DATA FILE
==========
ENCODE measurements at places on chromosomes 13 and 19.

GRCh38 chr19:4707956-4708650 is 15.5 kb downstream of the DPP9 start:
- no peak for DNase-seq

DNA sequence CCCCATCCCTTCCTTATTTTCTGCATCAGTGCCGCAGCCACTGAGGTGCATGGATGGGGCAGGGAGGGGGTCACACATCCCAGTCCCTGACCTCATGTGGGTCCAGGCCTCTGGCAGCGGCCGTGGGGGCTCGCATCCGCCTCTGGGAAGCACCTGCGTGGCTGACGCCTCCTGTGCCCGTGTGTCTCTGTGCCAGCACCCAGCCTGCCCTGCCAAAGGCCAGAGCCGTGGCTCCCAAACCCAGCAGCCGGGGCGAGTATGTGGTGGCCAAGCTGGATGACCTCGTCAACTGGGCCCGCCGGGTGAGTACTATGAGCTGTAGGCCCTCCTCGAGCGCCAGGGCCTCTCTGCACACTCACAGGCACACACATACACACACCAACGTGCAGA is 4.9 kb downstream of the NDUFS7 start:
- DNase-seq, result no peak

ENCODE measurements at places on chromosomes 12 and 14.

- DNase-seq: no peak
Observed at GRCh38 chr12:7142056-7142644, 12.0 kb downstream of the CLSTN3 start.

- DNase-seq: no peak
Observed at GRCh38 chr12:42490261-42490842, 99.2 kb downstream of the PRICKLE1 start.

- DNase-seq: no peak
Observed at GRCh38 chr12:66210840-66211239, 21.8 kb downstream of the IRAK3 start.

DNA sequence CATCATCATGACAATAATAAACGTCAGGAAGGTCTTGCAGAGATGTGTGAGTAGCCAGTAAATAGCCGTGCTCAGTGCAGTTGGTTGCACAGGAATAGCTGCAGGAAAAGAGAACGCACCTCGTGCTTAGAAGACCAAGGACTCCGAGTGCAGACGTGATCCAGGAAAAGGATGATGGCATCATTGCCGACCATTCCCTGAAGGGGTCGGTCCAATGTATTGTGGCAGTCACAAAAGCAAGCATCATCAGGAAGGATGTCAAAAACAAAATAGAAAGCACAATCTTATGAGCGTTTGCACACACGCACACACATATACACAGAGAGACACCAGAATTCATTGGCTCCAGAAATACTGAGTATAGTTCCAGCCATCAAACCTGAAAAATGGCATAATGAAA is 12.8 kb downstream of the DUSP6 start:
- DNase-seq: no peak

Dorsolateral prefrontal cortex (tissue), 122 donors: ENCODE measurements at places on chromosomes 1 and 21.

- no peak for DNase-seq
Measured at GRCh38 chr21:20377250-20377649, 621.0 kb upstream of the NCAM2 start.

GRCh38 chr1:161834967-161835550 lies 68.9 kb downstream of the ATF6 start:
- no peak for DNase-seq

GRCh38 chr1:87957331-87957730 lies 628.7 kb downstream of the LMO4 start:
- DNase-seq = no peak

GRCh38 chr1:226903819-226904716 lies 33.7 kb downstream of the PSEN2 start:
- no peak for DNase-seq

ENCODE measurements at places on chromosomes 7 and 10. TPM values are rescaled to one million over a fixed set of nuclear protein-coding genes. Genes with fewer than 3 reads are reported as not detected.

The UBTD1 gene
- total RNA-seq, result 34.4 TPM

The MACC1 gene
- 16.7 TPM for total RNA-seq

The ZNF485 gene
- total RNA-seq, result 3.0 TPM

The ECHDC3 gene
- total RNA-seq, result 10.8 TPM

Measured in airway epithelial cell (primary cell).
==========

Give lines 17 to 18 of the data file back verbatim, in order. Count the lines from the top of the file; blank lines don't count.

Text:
Measured at GRCh38 chr21:20377250-20377649, 621.0 kb upstream of the NCAM2 start.

GRCh38 chr1:161834967-161835550 lies 68.9 kb downstream of the ATF6 start: